The most amazing item in the new GAO report on the Joint Strike Fighter is that someone in the Pentagon is seriously planning to accelerate deliveries, adding a total of 169 aircraft to early low-rate initial production blocks.
People! The JSF program office itself has said that the program’s going to face difficulties accelerating production and staying on budget. The GAO report makes it clear that the program did not stay on its cost track in 2008, with continuing manufacturing issues. Building more aircraft on a stable cost base is good, and reduces unit costs. Building more aircraft on an already overstressed production line is bad.
Whose cockamamie idea this is, the GAO does not make clear, but the goal is apparently to accelerate recapitalization of the fighter force; more to the point, it probably represents an attempt by the JSF’s high-level supporters to forestall moves by the USAF and Navy to extend the F-22 and F/A-18 lines.
In any event, the GAO estimates that it will add $33.4 billion to the low-rate initial production bill, or $197 million per aircraft. Hopefully, it’s a non-starter in today’s climate.
Last year’s GAO report, we’ll recall, predicted delays and overruns in the JSF program. It was promptly and publicly pooh-poohed by the JSF team, despite the fact that they were already working on a one-year slip to the test program. So the GAO’s credibility as far as JSF is concerned is pretty good.
The GAO now congratulates the JSF team on its one-year slip – with operational testing of the Block 3 software, the initial service standard, due to be completed in October 2014. However, the report details the conclusions of the Pentagon’s Joint Estimating Team (JET), which predicts that development will cost $5 billion more than projected – a total of $51.8 billion – and will not be completed until October 2016.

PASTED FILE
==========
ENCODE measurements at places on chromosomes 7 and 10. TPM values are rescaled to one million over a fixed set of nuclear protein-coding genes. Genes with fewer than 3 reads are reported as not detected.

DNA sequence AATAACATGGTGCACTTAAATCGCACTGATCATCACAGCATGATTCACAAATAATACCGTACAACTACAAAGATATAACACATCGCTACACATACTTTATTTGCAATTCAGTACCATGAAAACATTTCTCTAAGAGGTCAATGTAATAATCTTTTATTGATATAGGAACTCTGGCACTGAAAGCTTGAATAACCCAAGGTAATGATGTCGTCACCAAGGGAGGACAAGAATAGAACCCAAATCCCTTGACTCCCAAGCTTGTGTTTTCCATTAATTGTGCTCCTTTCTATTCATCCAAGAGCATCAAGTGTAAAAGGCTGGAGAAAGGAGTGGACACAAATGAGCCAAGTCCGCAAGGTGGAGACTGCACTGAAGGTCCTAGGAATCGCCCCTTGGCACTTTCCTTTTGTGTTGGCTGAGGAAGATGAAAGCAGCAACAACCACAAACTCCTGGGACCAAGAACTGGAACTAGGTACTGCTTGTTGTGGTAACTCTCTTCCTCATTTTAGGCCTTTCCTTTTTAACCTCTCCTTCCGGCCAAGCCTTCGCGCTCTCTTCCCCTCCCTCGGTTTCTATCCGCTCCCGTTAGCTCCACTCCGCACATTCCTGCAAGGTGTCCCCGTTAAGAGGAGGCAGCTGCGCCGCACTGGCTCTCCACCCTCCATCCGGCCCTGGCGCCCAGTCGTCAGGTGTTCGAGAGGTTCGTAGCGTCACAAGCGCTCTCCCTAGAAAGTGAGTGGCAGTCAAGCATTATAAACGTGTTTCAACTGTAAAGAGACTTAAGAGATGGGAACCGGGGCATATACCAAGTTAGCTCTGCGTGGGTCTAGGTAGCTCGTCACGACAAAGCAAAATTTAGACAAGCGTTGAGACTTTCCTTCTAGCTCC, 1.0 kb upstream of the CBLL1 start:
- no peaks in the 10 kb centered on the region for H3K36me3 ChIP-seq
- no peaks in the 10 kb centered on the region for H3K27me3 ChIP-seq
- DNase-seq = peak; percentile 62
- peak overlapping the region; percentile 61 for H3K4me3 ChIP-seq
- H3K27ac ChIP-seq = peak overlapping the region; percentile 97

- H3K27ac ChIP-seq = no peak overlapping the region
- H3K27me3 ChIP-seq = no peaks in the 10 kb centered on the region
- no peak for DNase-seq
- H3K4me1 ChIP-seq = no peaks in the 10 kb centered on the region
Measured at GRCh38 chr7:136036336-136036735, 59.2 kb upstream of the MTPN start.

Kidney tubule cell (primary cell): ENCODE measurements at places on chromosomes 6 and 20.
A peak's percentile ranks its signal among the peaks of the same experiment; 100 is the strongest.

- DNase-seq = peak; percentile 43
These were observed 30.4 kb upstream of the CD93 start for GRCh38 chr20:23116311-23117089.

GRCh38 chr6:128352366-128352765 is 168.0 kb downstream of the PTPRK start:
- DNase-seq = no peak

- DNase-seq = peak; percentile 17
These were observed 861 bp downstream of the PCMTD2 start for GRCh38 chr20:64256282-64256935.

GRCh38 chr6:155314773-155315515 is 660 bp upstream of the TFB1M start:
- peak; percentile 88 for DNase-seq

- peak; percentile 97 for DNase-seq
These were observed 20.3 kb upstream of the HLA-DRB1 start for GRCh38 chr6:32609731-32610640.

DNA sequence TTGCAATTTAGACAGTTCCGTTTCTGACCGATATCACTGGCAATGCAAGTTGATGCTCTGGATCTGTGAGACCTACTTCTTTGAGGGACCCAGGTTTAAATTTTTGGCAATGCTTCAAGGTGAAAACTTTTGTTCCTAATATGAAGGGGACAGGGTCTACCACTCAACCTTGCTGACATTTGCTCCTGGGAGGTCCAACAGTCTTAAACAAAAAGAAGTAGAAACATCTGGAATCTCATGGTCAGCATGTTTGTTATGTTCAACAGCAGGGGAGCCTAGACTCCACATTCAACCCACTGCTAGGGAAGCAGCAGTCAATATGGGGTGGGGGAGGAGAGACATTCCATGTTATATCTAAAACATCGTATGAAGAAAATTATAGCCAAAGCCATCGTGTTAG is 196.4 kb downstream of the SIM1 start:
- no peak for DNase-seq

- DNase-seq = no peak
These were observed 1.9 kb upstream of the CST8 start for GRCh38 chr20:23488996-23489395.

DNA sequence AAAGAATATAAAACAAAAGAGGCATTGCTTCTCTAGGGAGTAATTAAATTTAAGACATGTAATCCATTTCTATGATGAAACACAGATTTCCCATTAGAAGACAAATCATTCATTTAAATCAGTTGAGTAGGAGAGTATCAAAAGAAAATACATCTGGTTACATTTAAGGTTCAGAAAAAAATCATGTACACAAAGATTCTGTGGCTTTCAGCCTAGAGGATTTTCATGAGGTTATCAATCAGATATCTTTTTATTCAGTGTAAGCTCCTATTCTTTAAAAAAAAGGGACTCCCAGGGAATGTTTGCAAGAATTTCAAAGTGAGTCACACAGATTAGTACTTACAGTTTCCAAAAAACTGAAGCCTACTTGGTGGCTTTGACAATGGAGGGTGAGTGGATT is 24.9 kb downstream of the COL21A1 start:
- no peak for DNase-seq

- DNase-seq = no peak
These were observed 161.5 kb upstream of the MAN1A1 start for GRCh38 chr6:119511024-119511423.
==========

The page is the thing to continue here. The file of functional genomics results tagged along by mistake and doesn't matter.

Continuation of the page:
Both the JET and the GAO think that the JSF office is optimistic about flight testing and software development. The GAO notes that the JSF team plans to validate only 17 per cent of the fighter’s capabilities in flight, and 83 per cent through laboratories, on the CATBird flying test bed and by analysis.
The JET, meanwhile, expects that the JSF program will need 2700 flight test hours for its mission systems, versus the planned 1700 hours.
The GAO’s investigation, too, shows how the program plans to reach its flight-test goals, with a profile of development test flights (only a portion of total test flights, which include operational tests) through 2013, when developmental testing is supposed to be completed.
We’ll see about that. It might be pointed out that in just over two weeks we will be half-way through FY2009, and there certainly haven’t been 150-plus sorties (half the FY09 goal) flown.
Accelerate the program? As the classic story of trying to meet schedule under pressure puts it:
He looked 'round and said to his black greasy fireman,
"Just shovel in a little more coal,
And when I cross that old White Oak Mountain
You can just watch Old 97 roll."
That ended well, as I recall.